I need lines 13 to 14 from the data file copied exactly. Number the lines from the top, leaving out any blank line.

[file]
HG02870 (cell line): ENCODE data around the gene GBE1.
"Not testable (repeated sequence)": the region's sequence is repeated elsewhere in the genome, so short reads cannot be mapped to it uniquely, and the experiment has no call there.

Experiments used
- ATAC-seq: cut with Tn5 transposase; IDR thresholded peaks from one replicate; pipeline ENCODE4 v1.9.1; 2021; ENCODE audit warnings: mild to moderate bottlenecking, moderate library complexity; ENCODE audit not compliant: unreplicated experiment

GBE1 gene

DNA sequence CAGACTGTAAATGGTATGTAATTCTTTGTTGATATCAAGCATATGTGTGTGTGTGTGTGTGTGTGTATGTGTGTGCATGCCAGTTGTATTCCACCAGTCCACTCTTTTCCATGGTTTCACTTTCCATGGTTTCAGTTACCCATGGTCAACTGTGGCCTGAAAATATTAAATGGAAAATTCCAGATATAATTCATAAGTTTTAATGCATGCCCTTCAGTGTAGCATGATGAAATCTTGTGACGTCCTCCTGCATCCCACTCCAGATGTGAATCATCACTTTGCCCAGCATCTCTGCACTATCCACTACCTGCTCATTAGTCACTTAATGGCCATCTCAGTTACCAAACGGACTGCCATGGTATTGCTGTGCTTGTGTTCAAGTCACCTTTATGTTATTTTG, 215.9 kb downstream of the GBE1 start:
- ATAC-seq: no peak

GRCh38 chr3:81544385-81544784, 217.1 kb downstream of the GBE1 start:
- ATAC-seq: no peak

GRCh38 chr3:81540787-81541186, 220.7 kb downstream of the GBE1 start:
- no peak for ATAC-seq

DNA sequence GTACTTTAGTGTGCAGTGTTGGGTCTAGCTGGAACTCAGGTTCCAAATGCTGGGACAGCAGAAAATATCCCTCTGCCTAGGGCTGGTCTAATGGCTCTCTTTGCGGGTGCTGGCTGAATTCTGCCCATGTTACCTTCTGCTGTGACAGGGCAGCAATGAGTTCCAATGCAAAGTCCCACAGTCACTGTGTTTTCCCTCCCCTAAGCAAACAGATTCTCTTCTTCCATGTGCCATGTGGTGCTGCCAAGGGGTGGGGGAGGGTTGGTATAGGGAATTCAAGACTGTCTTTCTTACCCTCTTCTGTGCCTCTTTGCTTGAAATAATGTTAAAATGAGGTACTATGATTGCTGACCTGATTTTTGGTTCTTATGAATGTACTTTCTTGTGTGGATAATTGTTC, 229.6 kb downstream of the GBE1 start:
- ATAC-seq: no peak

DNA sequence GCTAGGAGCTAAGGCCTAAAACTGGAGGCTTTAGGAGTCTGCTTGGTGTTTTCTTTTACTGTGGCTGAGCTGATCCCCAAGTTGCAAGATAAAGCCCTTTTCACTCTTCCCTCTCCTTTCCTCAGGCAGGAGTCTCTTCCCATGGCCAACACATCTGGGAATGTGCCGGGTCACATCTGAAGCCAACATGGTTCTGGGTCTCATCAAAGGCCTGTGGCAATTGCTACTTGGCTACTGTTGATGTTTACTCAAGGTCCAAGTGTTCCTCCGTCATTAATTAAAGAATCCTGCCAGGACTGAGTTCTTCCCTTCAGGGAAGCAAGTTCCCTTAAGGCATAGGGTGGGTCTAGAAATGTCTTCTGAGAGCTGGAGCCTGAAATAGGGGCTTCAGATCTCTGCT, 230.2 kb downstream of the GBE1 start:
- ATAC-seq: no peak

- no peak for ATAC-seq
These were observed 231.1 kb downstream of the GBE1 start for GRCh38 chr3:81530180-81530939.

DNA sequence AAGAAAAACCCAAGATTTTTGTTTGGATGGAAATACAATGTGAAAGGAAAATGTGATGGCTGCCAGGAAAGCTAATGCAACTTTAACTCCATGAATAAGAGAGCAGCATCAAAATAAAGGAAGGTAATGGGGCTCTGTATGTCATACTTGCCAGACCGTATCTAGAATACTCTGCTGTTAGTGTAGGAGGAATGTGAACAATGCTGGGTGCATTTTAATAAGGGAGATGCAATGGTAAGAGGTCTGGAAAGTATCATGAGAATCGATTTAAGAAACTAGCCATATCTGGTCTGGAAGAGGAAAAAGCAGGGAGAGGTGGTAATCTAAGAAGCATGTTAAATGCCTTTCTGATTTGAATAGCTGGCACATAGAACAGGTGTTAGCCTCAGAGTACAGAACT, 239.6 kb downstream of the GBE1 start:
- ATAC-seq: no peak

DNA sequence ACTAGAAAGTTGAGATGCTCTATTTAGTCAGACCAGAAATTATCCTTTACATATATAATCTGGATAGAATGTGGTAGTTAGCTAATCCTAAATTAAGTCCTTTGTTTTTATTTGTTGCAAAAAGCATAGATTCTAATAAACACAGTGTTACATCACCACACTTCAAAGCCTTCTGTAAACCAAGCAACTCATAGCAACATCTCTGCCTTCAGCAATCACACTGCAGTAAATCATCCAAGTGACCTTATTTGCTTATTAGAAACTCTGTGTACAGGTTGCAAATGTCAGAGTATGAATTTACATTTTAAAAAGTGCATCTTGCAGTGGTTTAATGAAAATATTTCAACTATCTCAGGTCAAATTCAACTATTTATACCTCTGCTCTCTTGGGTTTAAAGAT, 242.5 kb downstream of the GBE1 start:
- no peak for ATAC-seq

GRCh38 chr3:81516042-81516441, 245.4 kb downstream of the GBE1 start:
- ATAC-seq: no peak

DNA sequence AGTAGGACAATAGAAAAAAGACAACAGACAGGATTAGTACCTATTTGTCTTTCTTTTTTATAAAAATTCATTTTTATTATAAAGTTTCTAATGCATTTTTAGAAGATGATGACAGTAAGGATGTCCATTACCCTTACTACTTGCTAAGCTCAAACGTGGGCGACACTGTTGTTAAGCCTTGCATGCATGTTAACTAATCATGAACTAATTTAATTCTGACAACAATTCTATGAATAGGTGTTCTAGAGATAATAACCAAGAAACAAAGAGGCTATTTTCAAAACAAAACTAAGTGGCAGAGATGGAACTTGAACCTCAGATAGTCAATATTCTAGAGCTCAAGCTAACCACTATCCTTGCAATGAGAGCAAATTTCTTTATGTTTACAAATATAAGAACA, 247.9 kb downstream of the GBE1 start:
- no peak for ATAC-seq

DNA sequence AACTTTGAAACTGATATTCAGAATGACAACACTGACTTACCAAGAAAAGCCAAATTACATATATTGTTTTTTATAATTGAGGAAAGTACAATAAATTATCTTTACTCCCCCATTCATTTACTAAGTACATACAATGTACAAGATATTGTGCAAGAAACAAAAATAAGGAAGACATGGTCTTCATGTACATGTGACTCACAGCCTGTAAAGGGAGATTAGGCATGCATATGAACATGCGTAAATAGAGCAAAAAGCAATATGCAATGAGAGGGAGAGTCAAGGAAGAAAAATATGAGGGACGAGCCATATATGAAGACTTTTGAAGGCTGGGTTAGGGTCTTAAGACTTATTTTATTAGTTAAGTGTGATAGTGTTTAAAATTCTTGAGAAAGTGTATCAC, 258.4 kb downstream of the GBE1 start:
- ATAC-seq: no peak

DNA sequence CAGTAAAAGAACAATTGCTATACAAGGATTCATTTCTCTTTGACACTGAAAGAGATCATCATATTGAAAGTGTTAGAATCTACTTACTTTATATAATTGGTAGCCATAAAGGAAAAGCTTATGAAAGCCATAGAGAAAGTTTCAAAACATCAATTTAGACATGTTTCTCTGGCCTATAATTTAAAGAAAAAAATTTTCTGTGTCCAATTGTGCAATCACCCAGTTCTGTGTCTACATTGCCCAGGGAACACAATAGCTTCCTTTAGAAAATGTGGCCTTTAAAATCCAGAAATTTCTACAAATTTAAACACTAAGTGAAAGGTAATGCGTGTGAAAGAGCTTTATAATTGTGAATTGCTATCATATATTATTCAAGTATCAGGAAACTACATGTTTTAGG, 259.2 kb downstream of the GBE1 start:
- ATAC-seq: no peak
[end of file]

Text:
- ATAC-seq: no peak

DNA sequence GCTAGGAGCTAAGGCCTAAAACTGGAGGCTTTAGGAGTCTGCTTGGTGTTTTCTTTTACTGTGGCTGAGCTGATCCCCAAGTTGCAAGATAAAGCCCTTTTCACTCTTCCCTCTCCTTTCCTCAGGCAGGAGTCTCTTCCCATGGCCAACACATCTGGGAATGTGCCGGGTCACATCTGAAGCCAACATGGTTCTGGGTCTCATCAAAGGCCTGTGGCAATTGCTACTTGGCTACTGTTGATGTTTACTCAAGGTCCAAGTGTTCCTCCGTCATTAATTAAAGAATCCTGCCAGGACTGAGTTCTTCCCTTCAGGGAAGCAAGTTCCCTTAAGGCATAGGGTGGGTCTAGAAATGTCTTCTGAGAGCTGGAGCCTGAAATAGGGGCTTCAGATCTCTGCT, 230.2 kb downstream of the GBE1 start: